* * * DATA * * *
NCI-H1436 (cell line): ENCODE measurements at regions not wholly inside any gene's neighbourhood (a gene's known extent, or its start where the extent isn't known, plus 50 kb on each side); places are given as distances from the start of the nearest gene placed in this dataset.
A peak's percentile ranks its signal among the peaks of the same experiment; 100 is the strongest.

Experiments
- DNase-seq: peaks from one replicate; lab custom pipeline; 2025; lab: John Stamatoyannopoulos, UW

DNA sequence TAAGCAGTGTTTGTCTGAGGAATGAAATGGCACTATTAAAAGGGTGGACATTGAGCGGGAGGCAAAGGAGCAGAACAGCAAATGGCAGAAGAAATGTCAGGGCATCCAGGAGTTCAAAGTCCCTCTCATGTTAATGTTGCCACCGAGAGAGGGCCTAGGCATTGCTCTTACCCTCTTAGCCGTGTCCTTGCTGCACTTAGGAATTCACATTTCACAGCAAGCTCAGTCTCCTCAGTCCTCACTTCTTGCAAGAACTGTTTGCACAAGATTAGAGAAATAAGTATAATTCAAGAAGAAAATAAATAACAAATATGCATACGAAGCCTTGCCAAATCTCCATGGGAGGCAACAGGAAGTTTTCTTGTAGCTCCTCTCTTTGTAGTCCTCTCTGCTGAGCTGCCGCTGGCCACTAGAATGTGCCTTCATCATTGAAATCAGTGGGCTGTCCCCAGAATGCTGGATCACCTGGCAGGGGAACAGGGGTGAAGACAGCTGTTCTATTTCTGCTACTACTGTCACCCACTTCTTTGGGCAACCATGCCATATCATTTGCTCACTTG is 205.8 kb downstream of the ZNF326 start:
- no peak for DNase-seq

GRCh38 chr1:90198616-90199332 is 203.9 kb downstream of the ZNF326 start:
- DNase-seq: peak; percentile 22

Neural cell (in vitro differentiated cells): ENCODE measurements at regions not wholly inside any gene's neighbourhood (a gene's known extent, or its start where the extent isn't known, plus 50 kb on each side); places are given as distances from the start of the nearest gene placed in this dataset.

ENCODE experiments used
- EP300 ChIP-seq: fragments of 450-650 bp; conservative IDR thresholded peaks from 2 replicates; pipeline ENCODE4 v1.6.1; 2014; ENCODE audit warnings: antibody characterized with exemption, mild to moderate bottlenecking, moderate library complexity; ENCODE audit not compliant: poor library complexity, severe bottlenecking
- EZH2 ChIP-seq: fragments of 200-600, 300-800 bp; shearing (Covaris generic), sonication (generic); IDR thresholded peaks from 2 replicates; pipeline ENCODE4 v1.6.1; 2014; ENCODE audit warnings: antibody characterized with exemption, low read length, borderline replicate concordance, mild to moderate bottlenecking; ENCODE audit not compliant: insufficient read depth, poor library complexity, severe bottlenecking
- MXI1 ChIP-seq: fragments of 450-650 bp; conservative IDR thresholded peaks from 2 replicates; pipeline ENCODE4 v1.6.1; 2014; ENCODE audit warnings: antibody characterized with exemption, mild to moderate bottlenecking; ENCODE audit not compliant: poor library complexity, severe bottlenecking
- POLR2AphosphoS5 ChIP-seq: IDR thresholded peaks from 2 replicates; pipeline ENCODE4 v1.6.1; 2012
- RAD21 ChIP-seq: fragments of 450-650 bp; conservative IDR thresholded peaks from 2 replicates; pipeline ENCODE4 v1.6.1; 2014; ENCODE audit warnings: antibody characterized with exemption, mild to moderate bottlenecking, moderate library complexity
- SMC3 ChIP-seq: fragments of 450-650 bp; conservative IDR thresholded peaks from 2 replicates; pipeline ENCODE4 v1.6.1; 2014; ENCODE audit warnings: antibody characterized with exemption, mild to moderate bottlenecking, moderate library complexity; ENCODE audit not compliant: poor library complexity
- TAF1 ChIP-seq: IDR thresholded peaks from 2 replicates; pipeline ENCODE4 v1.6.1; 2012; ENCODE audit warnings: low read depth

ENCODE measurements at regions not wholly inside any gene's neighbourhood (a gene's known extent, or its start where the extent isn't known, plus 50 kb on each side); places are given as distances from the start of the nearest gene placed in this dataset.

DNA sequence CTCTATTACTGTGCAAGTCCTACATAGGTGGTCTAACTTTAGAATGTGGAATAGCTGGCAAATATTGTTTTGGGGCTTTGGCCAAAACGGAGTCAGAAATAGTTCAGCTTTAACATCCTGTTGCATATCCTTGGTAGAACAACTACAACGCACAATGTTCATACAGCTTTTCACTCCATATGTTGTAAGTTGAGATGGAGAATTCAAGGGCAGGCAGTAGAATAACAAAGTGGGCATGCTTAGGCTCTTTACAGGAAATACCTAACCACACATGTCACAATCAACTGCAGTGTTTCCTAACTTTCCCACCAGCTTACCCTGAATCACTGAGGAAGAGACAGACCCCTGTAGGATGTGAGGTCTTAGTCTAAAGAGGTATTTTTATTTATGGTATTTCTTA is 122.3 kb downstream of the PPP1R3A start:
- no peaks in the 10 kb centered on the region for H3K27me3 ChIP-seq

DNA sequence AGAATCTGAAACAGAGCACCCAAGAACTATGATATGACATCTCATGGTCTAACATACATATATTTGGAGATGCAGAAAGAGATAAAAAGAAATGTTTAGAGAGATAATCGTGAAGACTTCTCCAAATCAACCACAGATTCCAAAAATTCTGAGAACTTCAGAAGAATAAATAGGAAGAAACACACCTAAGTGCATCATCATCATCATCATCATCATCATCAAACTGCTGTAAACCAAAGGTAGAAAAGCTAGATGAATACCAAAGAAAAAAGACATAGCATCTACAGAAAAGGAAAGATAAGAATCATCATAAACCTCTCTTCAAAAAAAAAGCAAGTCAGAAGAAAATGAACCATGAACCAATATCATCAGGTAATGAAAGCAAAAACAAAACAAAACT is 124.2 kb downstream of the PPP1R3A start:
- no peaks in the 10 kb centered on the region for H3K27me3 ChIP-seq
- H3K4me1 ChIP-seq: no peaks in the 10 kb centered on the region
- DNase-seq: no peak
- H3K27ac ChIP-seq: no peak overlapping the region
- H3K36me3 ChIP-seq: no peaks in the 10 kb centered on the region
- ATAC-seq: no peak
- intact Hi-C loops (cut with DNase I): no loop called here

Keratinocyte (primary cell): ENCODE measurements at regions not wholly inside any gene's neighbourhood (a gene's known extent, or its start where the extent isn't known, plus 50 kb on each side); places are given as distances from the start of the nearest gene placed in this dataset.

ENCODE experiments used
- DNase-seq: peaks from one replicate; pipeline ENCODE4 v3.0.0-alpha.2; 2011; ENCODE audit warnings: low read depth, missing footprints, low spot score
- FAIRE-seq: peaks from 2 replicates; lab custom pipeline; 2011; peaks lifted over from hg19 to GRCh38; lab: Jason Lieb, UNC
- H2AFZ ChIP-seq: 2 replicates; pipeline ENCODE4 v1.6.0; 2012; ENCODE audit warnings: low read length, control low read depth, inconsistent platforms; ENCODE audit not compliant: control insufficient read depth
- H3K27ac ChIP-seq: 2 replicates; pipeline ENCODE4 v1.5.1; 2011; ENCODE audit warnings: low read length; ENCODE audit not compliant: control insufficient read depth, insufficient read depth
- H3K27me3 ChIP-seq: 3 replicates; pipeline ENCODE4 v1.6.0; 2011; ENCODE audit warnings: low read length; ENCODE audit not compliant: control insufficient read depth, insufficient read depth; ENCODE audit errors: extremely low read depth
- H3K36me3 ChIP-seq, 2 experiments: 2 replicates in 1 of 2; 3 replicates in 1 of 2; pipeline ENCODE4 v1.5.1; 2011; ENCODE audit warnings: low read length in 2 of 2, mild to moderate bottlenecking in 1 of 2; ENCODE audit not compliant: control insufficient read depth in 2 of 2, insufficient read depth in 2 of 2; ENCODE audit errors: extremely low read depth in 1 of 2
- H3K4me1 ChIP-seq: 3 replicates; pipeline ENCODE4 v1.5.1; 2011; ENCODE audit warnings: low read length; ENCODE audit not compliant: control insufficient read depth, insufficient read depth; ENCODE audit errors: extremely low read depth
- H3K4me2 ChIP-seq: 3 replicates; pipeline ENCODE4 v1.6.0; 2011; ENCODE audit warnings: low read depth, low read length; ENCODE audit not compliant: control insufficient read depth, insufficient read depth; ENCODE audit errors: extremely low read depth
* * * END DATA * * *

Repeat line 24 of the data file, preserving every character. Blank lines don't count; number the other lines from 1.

- DNase-seq: no peak